If you’re gonna tackle things like racism and homophobia with comedy, then great, that’s a great idea, but it’s VERY HARD TO DO IT. And it totally depends on WHO is doing it, it’s just simply obviously true that a Jew can say things “sarcastically” which a Christian shouldn’t say because it’s just gonna look like bad taste, even if the intention was not bad. I am white, I am not gonna say “hey n****r pick some cotton!!! hahahaha! just joking!!!”. I also don’t think that this “joke” should be “banned”, but it should be strongly criticised, and when people strongly criticise it you can’t just say: “hey, stop criticising my joke, I have a right to say this, freedom of speech, dude!” because freedom of speech definitely covers criticism of your racist joke more than it covers your racist joke.

The only people I really see arguing for total joke freedom are people who want to say dumb racist shit without any consequences. Or, they are very clever comedians who know how to make potentially racist jokes in the right context to make it funny and to make an anti-racism point. There is a great bit in my favourite comedian Stewart Lee’s show where he says something sarcastic and then looks at the camera and says something like: “BEFORE YOU WRITE A COMPLAINT ABOUT THAT JOKE, PLEASE KNOW THAT EVERYBODY IN THIS ROOM UNDERSTANDS THAT THIS WAS SARCASTIC, BECAUSE IT WAS OBVIOUSLY SARCASTIC, AT LEAST TO THEM”.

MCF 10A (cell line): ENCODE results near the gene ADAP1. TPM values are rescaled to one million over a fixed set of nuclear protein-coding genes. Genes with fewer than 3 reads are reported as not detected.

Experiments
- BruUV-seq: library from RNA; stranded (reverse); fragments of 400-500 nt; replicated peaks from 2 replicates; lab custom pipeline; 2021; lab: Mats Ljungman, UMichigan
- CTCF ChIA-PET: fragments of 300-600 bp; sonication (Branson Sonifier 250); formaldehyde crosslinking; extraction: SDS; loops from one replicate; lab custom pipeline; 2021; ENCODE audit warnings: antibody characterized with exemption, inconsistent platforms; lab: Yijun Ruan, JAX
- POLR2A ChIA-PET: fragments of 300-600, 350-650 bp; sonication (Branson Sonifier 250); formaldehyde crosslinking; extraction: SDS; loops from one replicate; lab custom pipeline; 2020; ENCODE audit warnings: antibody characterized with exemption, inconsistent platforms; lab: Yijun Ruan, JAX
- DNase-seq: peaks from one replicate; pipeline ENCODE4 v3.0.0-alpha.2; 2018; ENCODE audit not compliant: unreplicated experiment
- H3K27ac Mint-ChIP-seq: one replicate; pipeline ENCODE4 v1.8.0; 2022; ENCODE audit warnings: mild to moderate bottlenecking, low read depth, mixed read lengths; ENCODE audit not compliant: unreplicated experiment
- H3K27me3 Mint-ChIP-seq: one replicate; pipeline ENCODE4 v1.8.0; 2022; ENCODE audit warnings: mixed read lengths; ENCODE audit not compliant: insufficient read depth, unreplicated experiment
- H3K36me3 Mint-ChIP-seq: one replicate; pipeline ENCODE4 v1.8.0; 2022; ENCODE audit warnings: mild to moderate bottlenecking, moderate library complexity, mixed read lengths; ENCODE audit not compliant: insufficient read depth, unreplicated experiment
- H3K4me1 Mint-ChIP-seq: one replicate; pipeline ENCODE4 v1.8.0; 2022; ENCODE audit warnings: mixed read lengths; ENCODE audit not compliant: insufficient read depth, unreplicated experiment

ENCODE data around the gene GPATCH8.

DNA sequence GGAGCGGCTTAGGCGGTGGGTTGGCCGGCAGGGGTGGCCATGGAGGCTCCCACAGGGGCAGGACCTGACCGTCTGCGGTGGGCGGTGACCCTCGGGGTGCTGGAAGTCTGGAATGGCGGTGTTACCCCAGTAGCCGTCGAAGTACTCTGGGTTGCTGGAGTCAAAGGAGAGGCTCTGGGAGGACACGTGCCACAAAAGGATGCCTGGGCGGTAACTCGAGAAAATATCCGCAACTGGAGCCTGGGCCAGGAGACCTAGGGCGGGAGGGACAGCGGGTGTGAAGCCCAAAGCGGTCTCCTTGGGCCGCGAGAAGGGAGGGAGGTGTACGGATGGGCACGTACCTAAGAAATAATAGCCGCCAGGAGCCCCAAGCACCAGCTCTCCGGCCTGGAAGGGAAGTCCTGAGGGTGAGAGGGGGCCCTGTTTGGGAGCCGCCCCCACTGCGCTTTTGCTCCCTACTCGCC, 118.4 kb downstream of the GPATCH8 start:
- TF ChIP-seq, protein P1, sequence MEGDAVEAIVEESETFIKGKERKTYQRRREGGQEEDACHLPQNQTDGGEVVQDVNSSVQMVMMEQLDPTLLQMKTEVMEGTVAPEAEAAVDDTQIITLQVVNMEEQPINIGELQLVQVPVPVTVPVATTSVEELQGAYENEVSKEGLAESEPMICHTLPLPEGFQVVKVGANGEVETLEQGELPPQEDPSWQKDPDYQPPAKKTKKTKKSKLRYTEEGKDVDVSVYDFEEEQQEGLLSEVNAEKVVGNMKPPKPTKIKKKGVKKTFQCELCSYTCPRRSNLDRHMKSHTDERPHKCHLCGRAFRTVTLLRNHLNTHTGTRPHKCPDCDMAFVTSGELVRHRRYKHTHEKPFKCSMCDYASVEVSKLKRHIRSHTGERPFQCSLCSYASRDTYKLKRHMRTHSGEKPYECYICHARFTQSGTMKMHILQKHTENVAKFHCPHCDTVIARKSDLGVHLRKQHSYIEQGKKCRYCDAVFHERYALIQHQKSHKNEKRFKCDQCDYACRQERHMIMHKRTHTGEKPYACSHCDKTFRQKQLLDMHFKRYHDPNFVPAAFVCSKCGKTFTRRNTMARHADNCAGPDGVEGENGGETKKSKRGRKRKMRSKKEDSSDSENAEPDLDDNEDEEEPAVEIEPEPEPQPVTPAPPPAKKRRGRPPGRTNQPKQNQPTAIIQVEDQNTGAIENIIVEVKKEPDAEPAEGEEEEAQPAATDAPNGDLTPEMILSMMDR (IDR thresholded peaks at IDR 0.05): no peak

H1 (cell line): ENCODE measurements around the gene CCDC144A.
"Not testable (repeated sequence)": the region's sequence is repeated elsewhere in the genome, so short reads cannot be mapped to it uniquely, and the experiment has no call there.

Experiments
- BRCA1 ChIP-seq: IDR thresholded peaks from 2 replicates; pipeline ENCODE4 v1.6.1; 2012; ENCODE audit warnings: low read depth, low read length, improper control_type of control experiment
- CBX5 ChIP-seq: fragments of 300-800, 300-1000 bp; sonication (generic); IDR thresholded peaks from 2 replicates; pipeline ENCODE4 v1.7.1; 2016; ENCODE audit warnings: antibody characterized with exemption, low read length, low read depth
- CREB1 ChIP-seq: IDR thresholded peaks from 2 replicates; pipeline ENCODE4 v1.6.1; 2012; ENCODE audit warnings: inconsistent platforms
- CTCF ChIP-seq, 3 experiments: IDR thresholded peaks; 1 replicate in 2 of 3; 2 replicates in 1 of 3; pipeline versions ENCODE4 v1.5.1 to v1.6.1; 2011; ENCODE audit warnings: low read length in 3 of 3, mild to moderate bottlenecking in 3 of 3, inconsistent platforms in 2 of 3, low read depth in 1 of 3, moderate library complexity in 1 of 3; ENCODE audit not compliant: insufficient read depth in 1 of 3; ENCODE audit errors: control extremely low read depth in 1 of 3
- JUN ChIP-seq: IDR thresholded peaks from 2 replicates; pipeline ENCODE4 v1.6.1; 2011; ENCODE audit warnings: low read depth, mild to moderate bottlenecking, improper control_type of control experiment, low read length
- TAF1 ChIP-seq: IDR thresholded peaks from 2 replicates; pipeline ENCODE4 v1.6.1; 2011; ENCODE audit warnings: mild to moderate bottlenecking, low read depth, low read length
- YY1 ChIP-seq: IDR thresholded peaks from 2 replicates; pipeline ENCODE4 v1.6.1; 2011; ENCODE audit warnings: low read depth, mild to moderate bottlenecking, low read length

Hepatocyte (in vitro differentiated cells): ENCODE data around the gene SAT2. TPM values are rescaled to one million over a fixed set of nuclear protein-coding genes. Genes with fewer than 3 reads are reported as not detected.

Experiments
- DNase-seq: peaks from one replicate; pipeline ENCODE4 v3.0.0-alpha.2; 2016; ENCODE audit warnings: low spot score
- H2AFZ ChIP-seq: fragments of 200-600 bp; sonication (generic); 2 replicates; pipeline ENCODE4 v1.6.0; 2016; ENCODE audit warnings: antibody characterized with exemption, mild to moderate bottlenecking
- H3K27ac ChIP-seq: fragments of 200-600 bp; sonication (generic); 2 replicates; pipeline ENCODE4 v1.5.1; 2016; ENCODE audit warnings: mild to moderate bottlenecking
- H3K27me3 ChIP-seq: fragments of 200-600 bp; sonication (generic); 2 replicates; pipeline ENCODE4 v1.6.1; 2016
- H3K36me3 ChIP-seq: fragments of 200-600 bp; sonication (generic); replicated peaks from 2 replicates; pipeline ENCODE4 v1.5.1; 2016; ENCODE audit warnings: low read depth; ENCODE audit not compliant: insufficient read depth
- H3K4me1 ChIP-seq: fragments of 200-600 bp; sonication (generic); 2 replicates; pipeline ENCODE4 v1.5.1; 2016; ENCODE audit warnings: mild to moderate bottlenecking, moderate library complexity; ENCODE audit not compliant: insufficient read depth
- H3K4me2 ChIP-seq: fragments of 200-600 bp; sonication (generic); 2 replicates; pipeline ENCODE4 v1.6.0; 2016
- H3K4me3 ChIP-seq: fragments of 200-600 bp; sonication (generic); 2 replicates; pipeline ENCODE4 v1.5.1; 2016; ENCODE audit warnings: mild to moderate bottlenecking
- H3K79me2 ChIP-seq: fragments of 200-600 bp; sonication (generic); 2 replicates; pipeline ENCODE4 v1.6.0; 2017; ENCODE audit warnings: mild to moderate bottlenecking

By the way no, I don’t think racism should be legal.

E&M: What do you make of the rise of politainment – a genre of media which mixes the coverage of political events with entertainment elements? 

Anton: Here again, there are two sides to it. On the one hand, it really has the potential to engage audiences that usually do not care about politics too much, then again, when the narrative becomes too important compared to facts, it becomes problematic. Think of House of Cards: many people are taking it as a piece of political education and are drawing parallels to real life politics where there may be none. That’s not helpful.